Roller coasters, he said, are the safest rides in an amusement park; more people are injured on poke-along pony rides than 50 m.p.h. scream machines, he said.
"The problem is that by the time you get into the seat belts and the retainers and the high head restraints, you ride around like you're in your living room," he said. "That's no fun."
What is fun?
For James Reed of New Holland, Pa., it's that old standby, Disneyland, in Anaheim, Calif.
Reed, 49, publishes the annual Amusement Park Guidebook, which rates more than 150 parks on a scale of 1 to 5. Just 20 parks are worthy of the top honor, he said.
Disneyland is Reed's favorite for one reason: With 38 adult rides, it has more than any other park in the country.
Wildwood, with four major amusement piers, rates special recognition, said Reed. Because of space limitations, the resort's two major roller coasters are smaller but feature more-dizzying "spin and barf" rides.
"About half of our members won't have anything to do with those rides," said Randy Geisler, president of ACE. "We are all very iron-stomached, but some just don't like them because they aren't roller coasters.
"You see, roller coasters are always the biggest, most noticeable ride in the park," said Geisler, 37, a Social Security administrator from Chicago. ''People are never neutral about roller coasters. They either love 'em or hate 'em, but they'll always try them at least once."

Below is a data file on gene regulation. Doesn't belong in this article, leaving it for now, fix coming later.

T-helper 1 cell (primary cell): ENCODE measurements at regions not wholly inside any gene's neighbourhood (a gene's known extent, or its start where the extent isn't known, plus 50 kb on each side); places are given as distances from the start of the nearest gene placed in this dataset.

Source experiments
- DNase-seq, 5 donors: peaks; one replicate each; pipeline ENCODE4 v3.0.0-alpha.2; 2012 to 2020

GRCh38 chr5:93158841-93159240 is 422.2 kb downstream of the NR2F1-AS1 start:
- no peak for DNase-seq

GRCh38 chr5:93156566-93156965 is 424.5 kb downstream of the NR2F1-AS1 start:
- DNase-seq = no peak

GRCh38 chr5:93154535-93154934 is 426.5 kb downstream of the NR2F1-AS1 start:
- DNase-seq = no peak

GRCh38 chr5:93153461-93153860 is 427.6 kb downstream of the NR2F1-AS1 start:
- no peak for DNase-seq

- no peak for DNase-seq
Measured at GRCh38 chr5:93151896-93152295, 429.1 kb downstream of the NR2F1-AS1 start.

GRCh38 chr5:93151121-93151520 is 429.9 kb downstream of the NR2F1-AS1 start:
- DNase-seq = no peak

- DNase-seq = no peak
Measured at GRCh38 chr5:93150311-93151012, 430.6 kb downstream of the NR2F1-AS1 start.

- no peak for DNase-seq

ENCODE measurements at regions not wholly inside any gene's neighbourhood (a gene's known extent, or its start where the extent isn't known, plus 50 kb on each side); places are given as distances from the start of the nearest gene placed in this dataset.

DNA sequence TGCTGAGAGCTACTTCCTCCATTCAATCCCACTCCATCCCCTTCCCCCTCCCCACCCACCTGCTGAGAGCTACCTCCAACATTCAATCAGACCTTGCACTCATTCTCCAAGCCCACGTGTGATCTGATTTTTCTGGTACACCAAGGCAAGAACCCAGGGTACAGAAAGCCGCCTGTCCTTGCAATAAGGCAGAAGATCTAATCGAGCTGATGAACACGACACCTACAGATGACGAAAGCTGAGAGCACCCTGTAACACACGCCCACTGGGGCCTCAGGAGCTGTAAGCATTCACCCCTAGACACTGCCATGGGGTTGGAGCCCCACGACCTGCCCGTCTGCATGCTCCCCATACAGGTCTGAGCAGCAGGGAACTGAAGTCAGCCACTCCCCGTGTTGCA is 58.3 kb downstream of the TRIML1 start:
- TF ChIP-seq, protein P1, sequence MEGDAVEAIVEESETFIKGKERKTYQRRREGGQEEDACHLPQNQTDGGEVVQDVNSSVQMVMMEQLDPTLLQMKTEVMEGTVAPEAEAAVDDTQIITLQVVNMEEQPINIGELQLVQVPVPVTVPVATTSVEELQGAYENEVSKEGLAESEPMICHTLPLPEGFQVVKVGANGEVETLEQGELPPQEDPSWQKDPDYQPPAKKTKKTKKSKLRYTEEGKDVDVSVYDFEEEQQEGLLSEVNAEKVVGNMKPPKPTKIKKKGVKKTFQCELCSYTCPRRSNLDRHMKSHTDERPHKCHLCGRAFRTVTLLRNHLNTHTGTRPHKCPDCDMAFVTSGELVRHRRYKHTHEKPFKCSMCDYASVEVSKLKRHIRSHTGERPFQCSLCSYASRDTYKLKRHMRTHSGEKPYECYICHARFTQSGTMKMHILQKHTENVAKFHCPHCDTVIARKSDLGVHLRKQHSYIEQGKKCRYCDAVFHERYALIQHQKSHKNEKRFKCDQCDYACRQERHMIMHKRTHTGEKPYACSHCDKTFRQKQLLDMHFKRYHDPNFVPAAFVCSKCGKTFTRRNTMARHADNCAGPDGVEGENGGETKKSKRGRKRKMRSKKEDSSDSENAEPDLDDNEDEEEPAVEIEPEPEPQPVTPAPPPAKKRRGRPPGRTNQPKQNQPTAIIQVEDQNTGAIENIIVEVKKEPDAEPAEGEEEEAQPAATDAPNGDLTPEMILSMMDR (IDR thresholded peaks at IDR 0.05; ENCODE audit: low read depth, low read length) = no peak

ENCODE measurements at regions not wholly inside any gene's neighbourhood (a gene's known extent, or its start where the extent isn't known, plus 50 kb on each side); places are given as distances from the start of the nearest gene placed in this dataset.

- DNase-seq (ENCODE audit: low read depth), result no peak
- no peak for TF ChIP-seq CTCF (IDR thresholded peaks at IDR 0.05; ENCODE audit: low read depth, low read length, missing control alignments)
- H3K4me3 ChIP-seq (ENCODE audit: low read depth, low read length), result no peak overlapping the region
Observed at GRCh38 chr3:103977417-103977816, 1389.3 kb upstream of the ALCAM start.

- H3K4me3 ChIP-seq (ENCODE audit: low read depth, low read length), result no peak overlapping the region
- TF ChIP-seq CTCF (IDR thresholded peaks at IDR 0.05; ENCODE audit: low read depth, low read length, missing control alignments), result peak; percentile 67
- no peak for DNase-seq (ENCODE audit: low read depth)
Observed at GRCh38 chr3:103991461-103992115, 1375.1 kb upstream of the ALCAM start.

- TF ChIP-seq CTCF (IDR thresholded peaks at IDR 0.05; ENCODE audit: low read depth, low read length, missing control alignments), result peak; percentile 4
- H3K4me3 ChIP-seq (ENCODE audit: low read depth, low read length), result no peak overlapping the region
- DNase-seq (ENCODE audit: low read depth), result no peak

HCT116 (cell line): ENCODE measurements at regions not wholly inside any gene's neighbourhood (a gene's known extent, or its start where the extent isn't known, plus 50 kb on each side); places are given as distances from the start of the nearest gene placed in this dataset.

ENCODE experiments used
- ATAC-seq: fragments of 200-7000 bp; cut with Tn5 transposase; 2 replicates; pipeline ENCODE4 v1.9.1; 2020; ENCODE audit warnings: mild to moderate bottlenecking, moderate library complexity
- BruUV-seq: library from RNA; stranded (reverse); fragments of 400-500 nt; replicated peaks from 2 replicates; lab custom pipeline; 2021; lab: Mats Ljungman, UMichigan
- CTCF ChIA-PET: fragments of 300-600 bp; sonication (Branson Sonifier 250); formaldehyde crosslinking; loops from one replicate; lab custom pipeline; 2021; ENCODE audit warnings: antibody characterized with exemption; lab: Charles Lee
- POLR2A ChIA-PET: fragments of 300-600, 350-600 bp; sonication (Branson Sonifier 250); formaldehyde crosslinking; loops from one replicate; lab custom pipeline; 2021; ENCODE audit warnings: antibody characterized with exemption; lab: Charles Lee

Roller-coaster fans in Pennsylvania have it the best. According to Reed, there are more amusement parks (18) in Pennsylvania than any other state, and most feature at least one roller coaster.
Topping Reed's list of best parks in the state are Dorney Park and Wildwater Kingdom in Allentown, Hersheypark in Hershey, Knoebels Grove amusement park in Elysburg and Kennywood in West Mifflin.
Charles Jacques waxes poetic about Kennywood. He wrote an entire book about the park, and he is particularly fond of its Thunderbolt.
As with other wood coasters, said Jacques, the Thunderbolt's support structure is designed to shift under the weight of passing cars. "It'll shift as much as 8 to 12 inches," he said. "When you see that, and then go back up and ride it, it's really scary.
"It's much better than any steel coaster," he continued. "Those things have their loops and corkscrews, but they're greatly overrated. They're great to look at, but not so great to ride. You go up, down, around, and then you're into your brake run, and that's it.
"With a wood coaster, there's shifts and unexpected turns and dips and drops. It's two minutes, 50 seconds of pure wonder."
Marie Miller, a petite woman who remembers her first coaster ride more than 60 years ago in a park that is now a shopping mall, said she could hardly wait for the coming season. With a glint in her eyes, she made a case for the Comet, at Crystal Beach in Ontario, Canada, as the best roller-coaster ride.
But with the nearby Sea Serpent looming silently on the Wildwood boardwalk, Miller said, "I just wish the piers were already open so I could get out there and take a ride today."